Mediation by Zoom – the present and the future?

Contentious probate is a particularly emotional sector of law for clients. Family members, who’ve perhaps not seen each other for years, battling over the outcome of a will or the division of an estate when no will is present. Mediation is an effective and confidential way of settling such disputes.

Why use mediation?

At IDR Law we are specialists in inheritance disputes and, in the majority of cases, we find that the best way of resolving disputes is through mediation. Mediation is a lot faster and cheaper than going to court, saving time and therefore client money as well as reducing emotional stress. Mediations also allow for flexible solutions and control. As soon as you walk into a courtroom, you lose control. Also, let’s not forget that when two people walk into a courtroom, they both think they are going to win. One will lose. Inheritance disputes can often be all-or-nothing disputes, so the risk in going to court is often amplified.

Traditionally, contentious probate mediation would take place with all parties in the same building – lawyers with their respective clients and a professional mediator moving between rooms, mediating between parties until an agreement is reached.

The COVID pandemic has changed the way this is done.

How does remote mediation work?

Zoom mediation, or mediation using Microsoft Teams, has had to become the norm: this is where all parties are remote from each other, the mediator setting up virtual rooms so clients in their own homes can be in the same virtual rooms as their lawyers, who may also be in their own homes, or offices. Mediation bundles – bundles of case documents that used to be hard-copied and posted out to each party – are now e-bundles, each document a secure pdf, collated by the claimant’s solicitor and distributed online, thus saving time and resources and reducing environmental impact.

Is mediation via Zoom successful?

Richard Thomas, IDR Law, comments: “I think remote mediation is a great way of allowing cases to be resolved that might otherwise have just sat there or dragged on for an unknown amount of time due to the current restrictions. Mediators have done an excellent job of adapting to challenging times. I don’t think it changes the likelihood of a successful mediation, as we have seen the same high rates of success, but some individuals may find it difficult to access remote mediation due to lack of technology or other factors which might inhibit online communication.”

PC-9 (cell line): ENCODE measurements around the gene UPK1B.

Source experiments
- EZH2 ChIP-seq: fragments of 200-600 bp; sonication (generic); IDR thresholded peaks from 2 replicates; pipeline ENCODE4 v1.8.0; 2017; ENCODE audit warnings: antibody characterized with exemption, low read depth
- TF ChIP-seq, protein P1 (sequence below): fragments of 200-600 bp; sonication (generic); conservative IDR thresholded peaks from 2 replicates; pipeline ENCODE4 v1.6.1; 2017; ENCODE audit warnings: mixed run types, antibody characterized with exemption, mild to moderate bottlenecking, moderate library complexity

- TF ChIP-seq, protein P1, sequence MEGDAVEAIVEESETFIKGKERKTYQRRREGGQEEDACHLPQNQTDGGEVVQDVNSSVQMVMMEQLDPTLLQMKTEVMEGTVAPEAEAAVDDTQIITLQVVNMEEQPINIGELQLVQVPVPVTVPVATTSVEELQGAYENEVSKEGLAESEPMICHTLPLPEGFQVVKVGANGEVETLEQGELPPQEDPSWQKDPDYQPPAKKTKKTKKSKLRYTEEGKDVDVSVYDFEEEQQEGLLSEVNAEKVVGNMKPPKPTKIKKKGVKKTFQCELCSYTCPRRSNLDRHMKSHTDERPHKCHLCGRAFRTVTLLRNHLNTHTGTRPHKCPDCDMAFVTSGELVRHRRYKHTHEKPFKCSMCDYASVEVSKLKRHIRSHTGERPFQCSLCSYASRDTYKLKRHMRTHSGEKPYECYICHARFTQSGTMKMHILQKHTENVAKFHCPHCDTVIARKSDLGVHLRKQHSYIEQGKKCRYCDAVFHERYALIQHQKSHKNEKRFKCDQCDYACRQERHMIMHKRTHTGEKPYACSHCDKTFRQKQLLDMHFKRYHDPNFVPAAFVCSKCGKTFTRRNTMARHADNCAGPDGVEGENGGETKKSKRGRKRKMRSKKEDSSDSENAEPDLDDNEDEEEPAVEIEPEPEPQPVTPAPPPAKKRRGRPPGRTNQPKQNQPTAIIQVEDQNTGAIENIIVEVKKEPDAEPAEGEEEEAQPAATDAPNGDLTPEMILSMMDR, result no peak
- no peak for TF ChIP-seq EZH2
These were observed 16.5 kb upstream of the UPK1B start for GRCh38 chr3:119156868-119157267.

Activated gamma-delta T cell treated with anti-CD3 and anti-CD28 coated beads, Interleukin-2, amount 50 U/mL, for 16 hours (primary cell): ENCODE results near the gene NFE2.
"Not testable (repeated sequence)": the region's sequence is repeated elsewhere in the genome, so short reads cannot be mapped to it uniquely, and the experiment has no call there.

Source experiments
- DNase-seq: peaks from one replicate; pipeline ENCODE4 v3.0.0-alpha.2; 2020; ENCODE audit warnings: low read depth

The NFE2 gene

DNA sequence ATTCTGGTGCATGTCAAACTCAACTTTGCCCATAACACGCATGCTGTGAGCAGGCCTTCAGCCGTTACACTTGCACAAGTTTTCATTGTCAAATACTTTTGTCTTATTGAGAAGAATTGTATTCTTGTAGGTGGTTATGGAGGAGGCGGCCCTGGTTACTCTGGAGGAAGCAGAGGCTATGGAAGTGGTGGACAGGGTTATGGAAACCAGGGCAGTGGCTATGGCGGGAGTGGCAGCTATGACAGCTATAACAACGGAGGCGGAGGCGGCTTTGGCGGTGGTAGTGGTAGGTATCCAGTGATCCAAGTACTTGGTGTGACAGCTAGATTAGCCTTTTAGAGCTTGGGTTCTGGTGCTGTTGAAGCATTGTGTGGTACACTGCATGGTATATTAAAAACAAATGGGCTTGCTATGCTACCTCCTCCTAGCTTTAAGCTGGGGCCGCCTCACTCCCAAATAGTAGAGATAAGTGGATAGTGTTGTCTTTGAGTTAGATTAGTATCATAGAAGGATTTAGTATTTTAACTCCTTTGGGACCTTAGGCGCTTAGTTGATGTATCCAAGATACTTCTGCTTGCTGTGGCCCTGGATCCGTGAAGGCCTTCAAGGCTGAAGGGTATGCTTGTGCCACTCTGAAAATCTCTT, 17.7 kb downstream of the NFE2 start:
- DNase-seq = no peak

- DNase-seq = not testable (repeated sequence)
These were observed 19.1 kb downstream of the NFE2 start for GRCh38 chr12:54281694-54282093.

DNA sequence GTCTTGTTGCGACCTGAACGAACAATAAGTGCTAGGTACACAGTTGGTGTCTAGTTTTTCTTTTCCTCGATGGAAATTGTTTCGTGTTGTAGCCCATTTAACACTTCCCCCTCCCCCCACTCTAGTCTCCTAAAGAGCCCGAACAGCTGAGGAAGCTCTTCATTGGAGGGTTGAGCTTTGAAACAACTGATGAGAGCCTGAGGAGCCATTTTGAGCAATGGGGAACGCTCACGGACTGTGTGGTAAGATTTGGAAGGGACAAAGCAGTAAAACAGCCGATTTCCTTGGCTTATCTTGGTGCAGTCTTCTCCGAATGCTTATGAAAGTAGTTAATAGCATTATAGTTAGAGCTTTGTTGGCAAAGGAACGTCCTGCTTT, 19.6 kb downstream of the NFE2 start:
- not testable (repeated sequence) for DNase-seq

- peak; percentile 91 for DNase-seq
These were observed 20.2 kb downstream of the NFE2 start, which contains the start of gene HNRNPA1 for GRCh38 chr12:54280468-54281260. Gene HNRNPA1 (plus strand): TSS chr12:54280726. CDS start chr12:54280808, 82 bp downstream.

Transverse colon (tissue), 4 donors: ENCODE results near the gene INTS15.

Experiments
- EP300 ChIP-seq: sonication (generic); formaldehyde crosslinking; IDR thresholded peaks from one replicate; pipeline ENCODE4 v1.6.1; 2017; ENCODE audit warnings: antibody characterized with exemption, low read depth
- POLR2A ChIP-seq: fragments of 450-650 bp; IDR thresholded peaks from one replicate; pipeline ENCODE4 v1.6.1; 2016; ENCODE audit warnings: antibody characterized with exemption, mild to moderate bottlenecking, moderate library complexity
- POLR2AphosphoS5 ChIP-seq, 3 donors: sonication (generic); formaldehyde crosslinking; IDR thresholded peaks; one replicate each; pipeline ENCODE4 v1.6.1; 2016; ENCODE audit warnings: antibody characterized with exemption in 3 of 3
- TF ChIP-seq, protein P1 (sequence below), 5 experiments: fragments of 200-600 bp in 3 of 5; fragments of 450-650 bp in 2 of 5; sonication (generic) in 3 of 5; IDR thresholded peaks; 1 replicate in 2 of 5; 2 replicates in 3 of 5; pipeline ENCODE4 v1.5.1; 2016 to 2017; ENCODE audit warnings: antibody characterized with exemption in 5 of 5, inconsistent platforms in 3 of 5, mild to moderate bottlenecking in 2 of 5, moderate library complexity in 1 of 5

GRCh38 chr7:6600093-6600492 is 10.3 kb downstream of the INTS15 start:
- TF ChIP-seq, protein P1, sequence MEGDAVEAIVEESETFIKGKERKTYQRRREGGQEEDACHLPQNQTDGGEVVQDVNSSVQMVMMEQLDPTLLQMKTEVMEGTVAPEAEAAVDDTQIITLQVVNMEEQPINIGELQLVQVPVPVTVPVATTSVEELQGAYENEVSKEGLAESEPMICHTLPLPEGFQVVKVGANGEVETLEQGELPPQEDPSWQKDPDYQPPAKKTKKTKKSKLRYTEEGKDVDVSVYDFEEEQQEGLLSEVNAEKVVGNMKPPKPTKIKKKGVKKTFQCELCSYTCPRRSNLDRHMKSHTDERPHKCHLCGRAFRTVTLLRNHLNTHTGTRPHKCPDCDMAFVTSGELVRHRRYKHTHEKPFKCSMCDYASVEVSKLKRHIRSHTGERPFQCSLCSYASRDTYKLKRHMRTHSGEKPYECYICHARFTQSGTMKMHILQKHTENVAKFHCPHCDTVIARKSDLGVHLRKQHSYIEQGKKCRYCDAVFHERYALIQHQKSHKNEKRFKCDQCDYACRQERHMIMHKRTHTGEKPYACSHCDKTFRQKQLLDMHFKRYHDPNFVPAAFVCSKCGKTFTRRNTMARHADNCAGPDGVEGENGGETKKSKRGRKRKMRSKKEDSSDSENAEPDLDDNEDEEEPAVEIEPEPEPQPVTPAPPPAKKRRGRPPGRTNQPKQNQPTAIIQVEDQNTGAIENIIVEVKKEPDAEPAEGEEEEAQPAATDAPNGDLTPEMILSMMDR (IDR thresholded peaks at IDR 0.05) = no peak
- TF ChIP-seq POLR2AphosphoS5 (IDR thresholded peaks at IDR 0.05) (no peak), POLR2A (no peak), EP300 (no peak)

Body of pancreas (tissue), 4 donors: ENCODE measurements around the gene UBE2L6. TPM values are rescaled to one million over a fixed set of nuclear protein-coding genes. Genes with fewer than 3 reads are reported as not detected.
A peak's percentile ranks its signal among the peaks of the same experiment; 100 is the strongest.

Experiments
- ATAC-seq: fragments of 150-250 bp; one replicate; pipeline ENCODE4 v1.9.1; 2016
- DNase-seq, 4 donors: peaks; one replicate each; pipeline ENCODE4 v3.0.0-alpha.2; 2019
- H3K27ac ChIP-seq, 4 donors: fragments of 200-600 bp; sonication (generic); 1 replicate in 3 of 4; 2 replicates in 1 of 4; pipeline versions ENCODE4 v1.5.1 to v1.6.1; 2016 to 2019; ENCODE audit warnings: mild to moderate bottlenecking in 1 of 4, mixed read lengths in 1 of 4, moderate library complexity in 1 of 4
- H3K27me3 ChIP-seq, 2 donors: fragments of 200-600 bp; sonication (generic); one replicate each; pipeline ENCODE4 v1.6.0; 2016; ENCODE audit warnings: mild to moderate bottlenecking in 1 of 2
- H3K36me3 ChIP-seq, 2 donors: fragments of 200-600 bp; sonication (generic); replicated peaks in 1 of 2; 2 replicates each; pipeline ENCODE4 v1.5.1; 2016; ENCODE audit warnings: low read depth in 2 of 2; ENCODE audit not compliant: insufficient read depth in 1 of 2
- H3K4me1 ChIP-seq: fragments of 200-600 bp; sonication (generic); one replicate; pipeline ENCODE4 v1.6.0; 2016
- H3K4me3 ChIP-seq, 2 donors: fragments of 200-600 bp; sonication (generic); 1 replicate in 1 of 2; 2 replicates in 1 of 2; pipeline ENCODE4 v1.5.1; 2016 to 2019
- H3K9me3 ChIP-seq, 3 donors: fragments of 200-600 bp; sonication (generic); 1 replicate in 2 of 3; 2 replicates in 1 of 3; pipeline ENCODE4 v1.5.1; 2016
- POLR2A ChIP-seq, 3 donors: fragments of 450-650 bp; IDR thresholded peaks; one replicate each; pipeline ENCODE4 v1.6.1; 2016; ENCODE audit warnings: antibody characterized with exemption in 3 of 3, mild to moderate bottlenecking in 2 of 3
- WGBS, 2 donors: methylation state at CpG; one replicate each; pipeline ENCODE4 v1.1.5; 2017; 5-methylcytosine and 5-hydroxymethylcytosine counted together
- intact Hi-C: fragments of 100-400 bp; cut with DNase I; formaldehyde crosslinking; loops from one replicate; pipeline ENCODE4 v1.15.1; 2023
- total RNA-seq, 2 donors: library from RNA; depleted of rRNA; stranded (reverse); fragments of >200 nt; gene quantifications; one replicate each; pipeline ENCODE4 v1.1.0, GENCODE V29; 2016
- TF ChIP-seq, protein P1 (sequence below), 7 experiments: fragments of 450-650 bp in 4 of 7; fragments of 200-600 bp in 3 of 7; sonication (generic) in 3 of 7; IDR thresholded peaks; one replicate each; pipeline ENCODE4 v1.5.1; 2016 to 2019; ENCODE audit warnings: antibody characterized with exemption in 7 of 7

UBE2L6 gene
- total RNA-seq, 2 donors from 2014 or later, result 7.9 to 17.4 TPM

How do we see the future of mediation?

Louisa Wardle, IDR Law, comments: “Remote mediation works well, saves time and money for the client and also removes any risk of opposing parties bumping into each other. I believe it will remain an option in the future”.

When face-to-face mediations are once more a possibility, there will still be instances where remote mediations over Zoom or Microsoft Teams will be preferable. Remote mediation saves time for all parties and so also saves client money. In a recent case, one of our clients lived abroad; mediation over Zoom allowed this client to remain in their own home thus saving the expense and inconvenience of flying back to the UK. In the past they would not have had this choice.

The relationship between client and lawyer is of utmost importance and sharing information, especially having sensitive and emotionally-charged conversations, is better face to face, thus, for very complex and high value disputes face-to-face mediation makes more sense, but, for a lot of other cases, the benefits of time and money saved may well outweigh the benefits of face-to-face interaction.

Hybrid mediations – where lawyers are physically present with their respective clients, but all parties are remote from each other – are also an effective way of mediating, for example, when a client doesn’t have access to technology or would benefit from the face-to-face support of their lawyer.

In conclusion

Zoom mediations have been vital in resolving cases for our clients in a time when we’ve not been able to meet face to face. We believe they will continue to be an option in inheritance dispute resolution, but face-to-face mediations will still play a crucial part in some cases.

 

IDR Law is an approachable, boutique firm and the only one in the country dealing solely with inheritance dispute resolution. Whether you’re a law firm, or an individual who feels they would benefit from our expertise, get in touch here, email us at enquiries@idrlaw.co.uk or call on 01423 637050.

 

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